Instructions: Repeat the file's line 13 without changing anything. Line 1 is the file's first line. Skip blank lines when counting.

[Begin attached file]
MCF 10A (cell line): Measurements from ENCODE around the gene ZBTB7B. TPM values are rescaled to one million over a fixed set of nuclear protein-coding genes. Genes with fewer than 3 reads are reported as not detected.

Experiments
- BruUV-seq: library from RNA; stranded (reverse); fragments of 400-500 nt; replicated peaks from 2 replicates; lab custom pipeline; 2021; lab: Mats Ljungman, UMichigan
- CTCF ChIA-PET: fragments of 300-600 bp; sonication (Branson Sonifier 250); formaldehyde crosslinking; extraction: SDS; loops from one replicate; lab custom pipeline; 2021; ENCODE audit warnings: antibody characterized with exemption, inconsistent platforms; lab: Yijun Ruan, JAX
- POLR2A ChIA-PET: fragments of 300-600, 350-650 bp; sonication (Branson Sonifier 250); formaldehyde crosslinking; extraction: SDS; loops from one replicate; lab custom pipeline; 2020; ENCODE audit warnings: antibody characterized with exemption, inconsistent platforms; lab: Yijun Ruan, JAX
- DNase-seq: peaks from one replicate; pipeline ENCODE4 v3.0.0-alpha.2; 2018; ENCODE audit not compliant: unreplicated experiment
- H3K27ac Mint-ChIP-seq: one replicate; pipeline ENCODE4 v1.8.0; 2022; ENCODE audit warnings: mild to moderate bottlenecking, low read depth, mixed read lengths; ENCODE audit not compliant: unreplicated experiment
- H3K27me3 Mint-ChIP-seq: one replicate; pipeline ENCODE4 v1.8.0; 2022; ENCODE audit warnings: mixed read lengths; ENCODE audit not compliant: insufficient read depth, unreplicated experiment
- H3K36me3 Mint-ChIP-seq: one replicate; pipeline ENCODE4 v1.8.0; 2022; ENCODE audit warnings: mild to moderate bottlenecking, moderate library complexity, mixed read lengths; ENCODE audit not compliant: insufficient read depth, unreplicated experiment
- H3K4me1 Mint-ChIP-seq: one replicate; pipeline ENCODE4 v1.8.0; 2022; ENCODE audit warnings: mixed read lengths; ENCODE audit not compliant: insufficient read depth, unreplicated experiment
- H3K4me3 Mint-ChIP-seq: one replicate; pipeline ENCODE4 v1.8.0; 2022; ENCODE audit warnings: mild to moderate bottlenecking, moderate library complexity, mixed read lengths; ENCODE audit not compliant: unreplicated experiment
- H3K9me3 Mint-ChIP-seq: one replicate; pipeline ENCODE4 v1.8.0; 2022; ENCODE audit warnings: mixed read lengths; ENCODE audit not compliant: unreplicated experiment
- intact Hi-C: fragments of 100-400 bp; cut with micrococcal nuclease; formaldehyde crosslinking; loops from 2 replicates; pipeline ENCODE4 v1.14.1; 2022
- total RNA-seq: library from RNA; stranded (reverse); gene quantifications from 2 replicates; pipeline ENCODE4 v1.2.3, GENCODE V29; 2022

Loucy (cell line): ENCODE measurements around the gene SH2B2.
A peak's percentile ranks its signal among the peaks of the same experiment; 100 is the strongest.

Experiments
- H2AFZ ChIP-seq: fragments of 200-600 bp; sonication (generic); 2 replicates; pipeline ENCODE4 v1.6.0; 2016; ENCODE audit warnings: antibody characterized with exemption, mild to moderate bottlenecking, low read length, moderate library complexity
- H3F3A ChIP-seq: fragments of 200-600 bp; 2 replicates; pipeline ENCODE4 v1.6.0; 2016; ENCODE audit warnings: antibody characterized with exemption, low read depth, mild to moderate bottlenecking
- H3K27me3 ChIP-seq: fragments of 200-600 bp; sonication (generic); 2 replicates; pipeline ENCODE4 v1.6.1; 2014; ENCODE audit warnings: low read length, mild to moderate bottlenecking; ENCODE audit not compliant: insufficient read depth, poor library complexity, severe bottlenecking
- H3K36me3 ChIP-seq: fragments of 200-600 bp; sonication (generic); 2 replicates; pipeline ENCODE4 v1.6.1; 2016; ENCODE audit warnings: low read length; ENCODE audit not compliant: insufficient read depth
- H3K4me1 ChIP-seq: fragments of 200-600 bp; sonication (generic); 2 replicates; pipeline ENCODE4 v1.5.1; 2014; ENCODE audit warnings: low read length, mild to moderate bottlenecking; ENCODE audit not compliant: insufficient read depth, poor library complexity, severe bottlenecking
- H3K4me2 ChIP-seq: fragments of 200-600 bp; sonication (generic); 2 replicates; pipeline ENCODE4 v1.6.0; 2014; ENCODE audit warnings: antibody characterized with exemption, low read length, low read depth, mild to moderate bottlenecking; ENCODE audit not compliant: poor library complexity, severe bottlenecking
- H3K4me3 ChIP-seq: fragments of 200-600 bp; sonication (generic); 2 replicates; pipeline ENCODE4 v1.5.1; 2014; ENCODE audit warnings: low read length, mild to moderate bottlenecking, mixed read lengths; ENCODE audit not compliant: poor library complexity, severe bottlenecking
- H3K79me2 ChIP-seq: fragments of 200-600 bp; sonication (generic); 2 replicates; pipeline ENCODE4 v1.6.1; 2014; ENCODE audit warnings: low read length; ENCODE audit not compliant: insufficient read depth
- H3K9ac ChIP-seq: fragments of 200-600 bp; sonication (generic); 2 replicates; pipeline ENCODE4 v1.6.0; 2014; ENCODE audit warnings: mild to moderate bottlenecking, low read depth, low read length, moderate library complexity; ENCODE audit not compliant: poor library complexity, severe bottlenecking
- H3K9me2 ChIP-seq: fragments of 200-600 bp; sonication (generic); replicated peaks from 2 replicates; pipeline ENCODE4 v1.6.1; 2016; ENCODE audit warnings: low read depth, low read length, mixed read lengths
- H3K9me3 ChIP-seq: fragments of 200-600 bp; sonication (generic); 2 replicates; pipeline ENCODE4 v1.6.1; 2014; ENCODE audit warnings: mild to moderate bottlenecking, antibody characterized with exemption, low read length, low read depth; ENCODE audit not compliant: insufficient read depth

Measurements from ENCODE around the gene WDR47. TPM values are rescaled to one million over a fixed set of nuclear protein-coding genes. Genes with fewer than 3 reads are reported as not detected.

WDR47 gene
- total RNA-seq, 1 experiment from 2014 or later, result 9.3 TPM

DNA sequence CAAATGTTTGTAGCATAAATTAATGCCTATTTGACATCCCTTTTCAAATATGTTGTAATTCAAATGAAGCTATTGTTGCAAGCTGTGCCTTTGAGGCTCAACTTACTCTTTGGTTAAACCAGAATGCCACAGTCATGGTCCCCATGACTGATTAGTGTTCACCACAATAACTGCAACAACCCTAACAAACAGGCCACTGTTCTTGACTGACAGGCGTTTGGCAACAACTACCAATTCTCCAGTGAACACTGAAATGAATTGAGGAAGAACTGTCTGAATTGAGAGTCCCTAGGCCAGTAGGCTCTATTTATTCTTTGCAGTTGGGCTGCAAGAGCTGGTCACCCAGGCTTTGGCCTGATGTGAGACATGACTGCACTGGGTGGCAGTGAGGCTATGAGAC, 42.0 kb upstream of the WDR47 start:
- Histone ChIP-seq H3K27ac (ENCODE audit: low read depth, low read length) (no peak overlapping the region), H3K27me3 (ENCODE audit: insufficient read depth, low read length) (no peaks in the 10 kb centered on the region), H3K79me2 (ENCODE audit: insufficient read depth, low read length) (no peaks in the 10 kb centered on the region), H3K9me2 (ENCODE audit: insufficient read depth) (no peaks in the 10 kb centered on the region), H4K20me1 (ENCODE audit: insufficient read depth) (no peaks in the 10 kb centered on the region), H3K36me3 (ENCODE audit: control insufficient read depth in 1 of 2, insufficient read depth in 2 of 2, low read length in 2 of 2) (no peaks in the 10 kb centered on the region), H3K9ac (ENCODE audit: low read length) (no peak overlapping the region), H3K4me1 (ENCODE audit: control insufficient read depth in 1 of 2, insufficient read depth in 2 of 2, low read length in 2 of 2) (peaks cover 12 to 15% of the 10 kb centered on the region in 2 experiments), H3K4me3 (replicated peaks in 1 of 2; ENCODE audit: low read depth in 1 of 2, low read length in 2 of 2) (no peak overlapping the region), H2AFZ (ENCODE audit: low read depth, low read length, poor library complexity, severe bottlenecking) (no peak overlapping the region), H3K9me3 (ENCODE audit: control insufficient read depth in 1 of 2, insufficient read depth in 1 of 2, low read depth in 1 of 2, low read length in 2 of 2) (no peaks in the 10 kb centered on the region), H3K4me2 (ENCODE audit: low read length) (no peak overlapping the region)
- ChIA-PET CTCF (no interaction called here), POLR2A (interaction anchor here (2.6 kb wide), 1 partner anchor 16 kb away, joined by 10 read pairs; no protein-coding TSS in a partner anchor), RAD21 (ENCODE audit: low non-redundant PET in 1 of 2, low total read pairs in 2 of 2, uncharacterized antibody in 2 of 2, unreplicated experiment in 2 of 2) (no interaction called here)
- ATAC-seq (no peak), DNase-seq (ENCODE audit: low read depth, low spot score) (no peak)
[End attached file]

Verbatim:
- intact Hi-C: fragments of 100-400 bp; cut with micrococcal nuclease; formaldehyde crosslinking; loops from 2 replicates; pipeline ENCODE4 v1.14.1; 2022